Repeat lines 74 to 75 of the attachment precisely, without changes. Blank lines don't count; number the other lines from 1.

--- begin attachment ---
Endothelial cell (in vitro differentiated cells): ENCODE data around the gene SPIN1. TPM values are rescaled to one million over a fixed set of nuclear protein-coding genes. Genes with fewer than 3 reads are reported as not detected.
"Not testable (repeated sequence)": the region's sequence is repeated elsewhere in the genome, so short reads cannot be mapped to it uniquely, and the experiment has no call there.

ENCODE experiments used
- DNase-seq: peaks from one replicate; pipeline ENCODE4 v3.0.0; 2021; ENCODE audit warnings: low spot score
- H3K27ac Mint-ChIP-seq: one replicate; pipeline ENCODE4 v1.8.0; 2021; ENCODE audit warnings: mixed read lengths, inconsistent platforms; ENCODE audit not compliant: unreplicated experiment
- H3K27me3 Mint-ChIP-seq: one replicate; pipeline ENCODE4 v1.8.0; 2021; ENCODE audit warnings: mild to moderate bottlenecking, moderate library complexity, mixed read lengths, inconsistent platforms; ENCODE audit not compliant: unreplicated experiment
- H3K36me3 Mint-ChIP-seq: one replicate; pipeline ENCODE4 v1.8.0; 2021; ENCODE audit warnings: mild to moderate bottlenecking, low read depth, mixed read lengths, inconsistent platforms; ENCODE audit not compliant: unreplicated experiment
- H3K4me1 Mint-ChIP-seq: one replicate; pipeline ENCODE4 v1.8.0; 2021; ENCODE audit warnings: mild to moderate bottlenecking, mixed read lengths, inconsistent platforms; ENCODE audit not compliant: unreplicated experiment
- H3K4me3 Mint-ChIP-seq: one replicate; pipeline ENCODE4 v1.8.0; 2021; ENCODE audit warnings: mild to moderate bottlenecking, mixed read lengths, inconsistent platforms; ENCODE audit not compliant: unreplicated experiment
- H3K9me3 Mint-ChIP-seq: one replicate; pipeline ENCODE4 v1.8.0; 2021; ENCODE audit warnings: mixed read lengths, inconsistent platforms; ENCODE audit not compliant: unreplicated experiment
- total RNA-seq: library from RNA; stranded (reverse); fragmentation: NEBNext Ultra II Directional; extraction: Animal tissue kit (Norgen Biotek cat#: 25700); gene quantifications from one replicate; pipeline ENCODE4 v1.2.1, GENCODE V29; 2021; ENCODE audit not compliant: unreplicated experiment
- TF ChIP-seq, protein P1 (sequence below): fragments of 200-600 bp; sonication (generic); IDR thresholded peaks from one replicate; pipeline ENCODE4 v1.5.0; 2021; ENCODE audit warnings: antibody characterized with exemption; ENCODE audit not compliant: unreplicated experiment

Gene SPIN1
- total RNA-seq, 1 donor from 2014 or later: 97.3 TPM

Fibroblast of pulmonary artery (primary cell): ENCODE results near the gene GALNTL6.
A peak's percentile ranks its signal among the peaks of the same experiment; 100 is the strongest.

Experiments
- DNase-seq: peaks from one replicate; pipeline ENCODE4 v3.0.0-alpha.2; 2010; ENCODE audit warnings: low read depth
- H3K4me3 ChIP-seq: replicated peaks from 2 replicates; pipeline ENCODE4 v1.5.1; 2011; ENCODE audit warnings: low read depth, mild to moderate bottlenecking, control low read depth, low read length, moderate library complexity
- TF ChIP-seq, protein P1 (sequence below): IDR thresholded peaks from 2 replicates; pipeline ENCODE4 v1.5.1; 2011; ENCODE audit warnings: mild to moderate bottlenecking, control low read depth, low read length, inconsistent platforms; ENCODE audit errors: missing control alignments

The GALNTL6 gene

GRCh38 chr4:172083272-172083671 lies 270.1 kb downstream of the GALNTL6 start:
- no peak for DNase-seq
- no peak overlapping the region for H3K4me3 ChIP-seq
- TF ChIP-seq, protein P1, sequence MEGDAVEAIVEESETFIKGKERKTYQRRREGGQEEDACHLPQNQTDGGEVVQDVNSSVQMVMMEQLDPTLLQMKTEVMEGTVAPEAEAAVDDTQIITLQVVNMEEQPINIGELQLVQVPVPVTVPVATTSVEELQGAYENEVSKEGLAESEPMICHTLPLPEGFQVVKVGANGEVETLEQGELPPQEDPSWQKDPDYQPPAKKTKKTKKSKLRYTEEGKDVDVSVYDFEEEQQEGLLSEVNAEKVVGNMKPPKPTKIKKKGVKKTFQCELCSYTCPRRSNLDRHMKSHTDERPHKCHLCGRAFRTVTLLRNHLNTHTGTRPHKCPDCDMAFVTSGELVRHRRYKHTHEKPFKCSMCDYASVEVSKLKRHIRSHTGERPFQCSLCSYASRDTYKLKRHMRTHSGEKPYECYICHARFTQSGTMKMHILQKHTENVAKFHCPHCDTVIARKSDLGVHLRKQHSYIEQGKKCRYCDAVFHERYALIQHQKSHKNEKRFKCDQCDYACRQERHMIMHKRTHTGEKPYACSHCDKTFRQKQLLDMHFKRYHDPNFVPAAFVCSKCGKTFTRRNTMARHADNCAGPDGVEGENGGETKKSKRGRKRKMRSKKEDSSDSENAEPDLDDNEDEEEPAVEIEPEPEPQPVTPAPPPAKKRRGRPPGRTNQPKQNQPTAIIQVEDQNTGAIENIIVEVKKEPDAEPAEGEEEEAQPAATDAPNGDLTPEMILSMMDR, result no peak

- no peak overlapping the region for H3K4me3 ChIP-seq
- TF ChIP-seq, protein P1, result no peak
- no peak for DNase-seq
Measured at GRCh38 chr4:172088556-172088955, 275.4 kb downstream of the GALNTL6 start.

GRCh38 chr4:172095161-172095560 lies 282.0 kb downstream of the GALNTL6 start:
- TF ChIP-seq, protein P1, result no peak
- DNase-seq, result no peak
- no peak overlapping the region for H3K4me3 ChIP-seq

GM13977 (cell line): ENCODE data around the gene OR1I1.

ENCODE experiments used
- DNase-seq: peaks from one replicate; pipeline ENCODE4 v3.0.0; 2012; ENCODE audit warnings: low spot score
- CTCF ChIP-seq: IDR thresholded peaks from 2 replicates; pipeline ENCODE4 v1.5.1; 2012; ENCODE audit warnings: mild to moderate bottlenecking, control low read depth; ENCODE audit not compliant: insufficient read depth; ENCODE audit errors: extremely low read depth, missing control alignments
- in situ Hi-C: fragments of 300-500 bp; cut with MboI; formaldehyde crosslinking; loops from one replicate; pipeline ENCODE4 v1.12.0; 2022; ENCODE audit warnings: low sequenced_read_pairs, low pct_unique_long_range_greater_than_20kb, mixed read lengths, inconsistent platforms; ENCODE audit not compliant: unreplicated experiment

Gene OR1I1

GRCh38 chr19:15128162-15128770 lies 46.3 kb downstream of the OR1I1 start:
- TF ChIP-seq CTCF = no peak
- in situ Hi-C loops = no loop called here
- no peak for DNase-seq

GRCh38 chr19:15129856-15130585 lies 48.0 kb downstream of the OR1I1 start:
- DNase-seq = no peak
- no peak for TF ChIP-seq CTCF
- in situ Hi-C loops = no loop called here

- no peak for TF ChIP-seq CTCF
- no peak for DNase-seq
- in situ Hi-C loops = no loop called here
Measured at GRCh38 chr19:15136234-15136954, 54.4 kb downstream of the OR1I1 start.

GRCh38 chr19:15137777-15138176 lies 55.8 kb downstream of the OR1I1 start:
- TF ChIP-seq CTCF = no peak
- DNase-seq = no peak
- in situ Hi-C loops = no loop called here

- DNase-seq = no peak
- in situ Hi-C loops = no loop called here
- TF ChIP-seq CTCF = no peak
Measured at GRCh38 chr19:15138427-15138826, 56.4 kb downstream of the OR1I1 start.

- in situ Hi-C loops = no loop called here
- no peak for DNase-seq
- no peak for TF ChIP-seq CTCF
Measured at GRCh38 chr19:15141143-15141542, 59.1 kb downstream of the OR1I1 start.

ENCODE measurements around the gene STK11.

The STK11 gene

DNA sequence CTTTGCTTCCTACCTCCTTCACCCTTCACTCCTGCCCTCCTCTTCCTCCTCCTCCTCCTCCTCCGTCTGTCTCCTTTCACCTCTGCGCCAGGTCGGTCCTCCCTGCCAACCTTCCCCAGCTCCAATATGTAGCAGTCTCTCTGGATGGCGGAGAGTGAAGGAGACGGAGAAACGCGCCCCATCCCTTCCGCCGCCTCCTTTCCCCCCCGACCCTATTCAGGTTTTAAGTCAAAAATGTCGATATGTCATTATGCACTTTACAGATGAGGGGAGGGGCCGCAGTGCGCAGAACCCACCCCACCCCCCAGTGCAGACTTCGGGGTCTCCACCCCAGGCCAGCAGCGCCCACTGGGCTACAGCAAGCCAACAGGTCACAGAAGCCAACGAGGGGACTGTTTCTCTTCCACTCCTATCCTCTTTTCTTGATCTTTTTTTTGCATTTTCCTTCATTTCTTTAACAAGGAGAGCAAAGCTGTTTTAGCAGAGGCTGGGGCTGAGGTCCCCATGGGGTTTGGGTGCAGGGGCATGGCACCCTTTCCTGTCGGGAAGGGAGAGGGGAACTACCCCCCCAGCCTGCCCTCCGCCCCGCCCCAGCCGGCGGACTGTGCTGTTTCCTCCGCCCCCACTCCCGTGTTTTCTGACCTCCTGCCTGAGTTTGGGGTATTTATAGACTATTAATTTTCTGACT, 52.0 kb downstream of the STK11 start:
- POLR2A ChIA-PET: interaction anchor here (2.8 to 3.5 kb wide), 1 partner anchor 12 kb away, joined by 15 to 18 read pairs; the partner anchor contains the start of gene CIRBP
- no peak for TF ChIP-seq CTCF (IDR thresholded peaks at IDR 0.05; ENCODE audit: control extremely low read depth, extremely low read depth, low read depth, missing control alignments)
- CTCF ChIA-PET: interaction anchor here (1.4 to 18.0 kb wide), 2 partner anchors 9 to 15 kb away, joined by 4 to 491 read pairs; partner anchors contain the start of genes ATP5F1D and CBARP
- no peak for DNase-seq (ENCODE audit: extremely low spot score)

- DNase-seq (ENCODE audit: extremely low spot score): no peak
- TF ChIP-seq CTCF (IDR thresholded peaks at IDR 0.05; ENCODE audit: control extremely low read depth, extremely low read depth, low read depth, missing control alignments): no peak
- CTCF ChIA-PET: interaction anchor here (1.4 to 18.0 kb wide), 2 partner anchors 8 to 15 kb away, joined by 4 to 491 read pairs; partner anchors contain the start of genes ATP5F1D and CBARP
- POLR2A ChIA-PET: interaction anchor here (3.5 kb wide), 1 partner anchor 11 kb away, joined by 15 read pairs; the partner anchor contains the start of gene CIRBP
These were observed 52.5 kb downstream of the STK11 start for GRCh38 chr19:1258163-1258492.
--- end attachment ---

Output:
- POLR2A ChIA-PET: interaction anchor here (3.5 kb wide), 1 partner anchor 11 kb away, joined by 15 read pairs; the partner anchor contains the start of gene CIRBP
These were observed 52.5 kb downstream of the STK11 start for GRCh38 chr19:1258163-1258492.